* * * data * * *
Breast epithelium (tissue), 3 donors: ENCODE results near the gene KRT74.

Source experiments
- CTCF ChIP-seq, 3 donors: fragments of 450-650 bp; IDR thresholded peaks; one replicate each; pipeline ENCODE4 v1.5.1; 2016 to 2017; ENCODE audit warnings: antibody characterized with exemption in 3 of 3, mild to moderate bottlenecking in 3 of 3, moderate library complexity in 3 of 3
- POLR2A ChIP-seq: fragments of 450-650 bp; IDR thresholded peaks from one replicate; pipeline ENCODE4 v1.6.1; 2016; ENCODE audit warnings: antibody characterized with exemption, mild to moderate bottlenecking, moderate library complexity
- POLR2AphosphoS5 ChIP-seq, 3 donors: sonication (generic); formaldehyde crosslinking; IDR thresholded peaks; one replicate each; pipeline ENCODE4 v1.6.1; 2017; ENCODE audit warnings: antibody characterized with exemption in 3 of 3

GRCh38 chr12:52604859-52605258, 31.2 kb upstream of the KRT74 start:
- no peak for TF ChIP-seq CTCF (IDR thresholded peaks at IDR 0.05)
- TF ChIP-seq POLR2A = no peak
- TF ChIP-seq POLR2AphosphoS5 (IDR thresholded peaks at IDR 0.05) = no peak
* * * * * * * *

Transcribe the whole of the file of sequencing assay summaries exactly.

Breast epithelium (tissue), 3 donors: ENCODE results near the gene KRT74.

Source experiments
- CTCF ChIP-seq, 3 donors: fragments of 450-650 bp; IDR thresholded peaks; one replicate each; pipeline ENCODE4 v1.5.1; 2016 to 2017; ENCODE audit warnings: antibody characterized with exemption in 3 of 3, mild to moderate bottlenecking in 3 of 3, moderate library complexity in 3 of 3
- POLR2A ChIP-seq: fragments of 450-650 bp; IDR thresholded peaks from one replicate; pipeline ENCODE4 v1.6.1; 2016; ENCODE audit warnings: antibody characterized with exemption, mild to moderate bottlenecking, moderate library complexity
- POLR2AphosphoS5 ChIP-seq, 3 donors: sonication (generic); formaldehyde crosslinking; IDR thresholded peaks; one replicate each; pipeline ENCODE4 v1.6.1; 2017; ENCODE audit warnings: antibody characterized with exemption in 3 of 3

GRCh38 chr12:52604859-52605258, 31.2 kb upstream of the KRT74 start:
- no peak for TF ChIP-seq CTCF (IDR thresholded peaks at IDR 0.05)
- TF ChIP-seq POLR2A = no peak
- TF ChIP-seq POLR2AphosphoS5 (IDR thresholded peaks at IDR 0.05) = no peak